Before children learn to drink from a cup, the spout cup is a common intermediate step. However, many and prolonged use of a spout cup has negative effects on the teeth and the mouth functions. And with that also the health and the speech development of a child. The Dutch Consumers Association recently issued a warning: ‘Spout cup: do not use it’.
Because the tongue muscle is very strong, a wrong tongue position and wrong swallowing have effect on the position of the teeth and the development of the jaw. Normally the tongue is ‘sucked in’ against the palate. The tongue tip then lies just behind the upper teeth, without pushing against it. With a normal swallowing movement, the tongue moves upwards instead of forward. When a child drinks from a spout cup, the tongue lies under the spout and the mouth remains open. The child therefore gets used to a ‘low forward tongue position’ during swallowing. The tongue then pushes against the teeth or moves between the teeth. This can cause dental abnormalities. All kinds of an open bite for example, where the upper teeth does no longer fall over the lower teeth.
More chance of holes
Children with a wrong jaw or teeth position often need a brace and sometimes even a jaw operation later in life. Therefore, do not start with a spout cup at all, according to the Dutch Consumers Association. You can better skip this step in learning to drink. This also has the advantage that fewer holes are formed in the teeth. Because with a spout cup the teeth are exposed to (sugary) drinks much longer; the child often does not drink the contents in one go, but continues to suck on the cup.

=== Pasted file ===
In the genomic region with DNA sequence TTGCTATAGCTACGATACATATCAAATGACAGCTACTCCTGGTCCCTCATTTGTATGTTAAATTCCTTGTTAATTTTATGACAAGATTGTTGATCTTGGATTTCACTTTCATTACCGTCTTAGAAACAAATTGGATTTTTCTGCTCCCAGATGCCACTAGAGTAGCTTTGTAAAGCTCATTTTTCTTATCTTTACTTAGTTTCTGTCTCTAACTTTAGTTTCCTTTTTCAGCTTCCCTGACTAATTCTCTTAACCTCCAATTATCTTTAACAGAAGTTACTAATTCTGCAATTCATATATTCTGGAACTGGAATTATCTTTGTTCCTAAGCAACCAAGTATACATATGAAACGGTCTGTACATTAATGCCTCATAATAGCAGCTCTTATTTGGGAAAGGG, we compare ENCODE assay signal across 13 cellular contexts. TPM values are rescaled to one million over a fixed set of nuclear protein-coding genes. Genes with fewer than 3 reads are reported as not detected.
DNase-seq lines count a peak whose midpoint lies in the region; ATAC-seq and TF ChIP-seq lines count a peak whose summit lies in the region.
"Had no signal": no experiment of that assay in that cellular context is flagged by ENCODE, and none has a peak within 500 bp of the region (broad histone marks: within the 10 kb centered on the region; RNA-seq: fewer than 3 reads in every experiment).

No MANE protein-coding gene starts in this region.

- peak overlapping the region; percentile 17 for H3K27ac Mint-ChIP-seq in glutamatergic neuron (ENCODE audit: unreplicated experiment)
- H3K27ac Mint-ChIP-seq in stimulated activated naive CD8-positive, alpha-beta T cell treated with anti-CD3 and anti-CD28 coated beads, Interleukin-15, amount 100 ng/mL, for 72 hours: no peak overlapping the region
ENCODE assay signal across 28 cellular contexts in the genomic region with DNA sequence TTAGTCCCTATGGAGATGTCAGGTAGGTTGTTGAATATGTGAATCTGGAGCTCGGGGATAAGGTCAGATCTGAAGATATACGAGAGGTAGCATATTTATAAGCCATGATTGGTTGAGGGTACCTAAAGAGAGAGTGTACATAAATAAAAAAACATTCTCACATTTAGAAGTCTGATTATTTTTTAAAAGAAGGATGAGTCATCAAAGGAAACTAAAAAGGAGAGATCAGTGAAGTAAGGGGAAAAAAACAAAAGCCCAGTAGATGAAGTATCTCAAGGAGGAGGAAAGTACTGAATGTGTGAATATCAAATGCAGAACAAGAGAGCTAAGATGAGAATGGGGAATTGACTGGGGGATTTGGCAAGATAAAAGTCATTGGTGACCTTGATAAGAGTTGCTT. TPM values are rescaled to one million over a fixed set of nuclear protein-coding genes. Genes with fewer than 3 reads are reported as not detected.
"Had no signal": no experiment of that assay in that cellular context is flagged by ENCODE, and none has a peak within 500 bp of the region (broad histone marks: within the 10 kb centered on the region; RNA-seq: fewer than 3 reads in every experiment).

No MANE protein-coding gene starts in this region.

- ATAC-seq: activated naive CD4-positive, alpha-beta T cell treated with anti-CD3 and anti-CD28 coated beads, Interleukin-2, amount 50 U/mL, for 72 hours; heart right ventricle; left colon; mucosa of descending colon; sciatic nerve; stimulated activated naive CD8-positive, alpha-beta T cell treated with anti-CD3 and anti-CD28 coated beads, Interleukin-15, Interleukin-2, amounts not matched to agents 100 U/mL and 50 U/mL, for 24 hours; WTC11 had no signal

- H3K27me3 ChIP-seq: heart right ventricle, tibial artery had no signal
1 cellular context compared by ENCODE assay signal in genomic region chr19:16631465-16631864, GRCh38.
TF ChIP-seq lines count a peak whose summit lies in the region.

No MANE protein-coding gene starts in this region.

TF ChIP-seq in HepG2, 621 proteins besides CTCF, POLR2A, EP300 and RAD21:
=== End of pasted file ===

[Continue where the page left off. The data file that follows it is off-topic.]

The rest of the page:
Health and speech
Drinking a lot from a spout cup can have even more unwanted consequences. Because of the wrong swallowing there is more chance of ‘air swallowing’, which causes abdominal pain. And flabby mouth muscles lead to poorer chewing, which in turn gives stomach and intestinal complaints. An incorrect resting position of the tongue and wrong swallowing usually also affect speech. The speech sounds ‘T’, ‘D’, ‘N’ and ‘L’ are often produced too far forward; so against the teeth. That is also called lisp. If the tongue moves too much forward with the ‘S’ sound and the ‘Z’ sound, the child is swishing.
Practice with a cup
Learning to drink from a normal cup can start when a child is between 6 and 8 months old. It is not about large quantities, but about a few sips to learn. Use an ordinary cup, or possibly a cup with handles and/or a nose cutout. By drinking with an open cup, the child learns to close the mouth again in time because otherwise there will be too much liquid in the mouth. In this way the child learns to suck in and dose the liquid well. The child also constantly sees how much liquid is left in the cup. In the first instance, exercise is easiest with a thicker liquid drink, such as yogurt or diluted smooth fruit juice.
Not only due to a spout cup, but also due to the long use of a pacifier or drinking bottle with teat, a wrong swallowing pattern can occur. This also applies to prolonged thumb sucking or finger sucking. As a result, children often sleep with their mouths open and with a low-lying tongue. They then breathe through their mouths instead of their noses. The risk of middle ear inflammation and respiratory infections is greater. Therefore do not give a bottle in bed as comfort. And therefore certainly not a spout cup.